Johannesburg - The Zondo commission has heard how the firing of Nhlanhla Nene as finance minister in December 2015 had a devastating impact on the financial markets and on taxpayers.
National Treasury economist Catherine MacLeod, the chief director of macro-economic policy, was tasked by the commission to figure out the impact of NeneGate on government debt due to the fluctuation in the financial markets.
Nene was fired on December 9, 2015, and he was replaced by ANC MP backbencher Des van Rooyen.
McLeod said immediately the next day (December 10), the impact was visible, the rand was weaker against the dollar and there was an increase in bond yields. She said the shift was caused as investors re-priced risks associated with investing in South Africa.
“The change in ministers increased perceptions of the risk that the South African government’s commitment to fiscal sustainability was weakening,” said McLeod.
She explained that political uncertainty which comes with removing a minister has real costs for the economy and taxpayers.
“Political uncertainty has real costs. Nenegate's impact was long-lasting because of subsequent events as well,” she said.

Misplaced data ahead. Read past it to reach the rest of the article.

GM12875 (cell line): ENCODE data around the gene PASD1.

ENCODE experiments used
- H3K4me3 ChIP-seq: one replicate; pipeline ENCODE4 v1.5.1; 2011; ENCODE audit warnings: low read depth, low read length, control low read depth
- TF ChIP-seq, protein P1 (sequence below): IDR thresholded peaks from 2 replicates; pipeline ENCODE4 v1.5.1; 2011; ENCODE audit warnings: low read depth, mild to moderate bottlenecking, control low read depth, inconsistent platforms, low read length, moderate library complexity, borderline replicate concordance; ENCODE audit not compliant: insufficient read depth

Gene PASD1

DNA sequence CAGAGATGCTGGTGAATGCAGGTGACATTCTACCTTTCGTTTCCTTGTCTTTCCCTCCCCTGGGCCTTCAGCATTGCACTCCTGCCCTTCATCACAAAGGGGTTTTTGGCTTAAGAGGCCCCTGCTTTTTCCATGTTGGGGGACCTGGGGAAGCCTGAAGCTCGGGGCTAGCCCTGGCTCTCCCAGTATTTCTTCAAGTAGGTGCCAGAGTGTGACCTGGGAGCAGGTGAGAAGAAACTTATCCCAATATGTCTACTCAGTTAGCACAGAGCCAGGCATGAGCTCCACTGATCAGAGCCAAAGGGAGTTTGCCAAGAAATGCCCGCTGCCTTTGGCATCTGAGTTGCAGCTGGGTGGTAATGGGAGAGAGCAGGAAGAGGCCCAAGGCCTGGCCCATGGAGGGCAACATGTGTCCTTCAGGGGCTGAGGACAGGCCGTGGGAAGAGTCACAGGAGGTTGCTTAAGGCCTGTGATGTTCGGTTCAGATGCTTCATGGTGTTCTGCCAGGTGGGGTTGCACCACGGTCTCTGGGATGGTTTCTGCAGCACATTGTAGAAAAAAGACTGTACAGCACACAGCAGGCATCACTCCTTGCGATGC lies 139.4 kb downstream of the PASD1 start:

“We have just given the impact of Nenegate on government borrowing costs. The ultimate incidents of these borrowing costs will depend on the taxation and spending choices of government, but ultimately South African citizens and taxpayers are worse off as a result of these financial market movements which are caused by political uncertainty,” said McLeod.
Commission chair deputy chief justice Raymond Zondo asked if there would have been such a reaction in the markets if Nene was replaced by someone who is known by the markets such as former finance minister Trevor Manuel.
McLeod said it may have been different but an impact would have still been felt.
“Chair, that is likely, I think it is about the context about why Mr Nene was dismissed as well because there were question marks why he was dismissed given the pressure on the fiscus by various projects,” she said.
Advocate Phillip Mokoena, for the commission’s legal team, asked if the rand could be picked up after it had fallen, which was a phrase used by Environmental Affairs Minister Nomvula Mokonyane when Pravin Gordhan was removed as minister of finance.
“Between the time that the asset price is low and you manage to 'pick it up', you have pensioners who are retiring and are cashing in their pension funds and those funds will be of low value. So I would say that’s the statement of someone who neither appreciates the impact of financial asset prices on ordinary citizens and certainly not on government borrowing,” said McLeod.IOL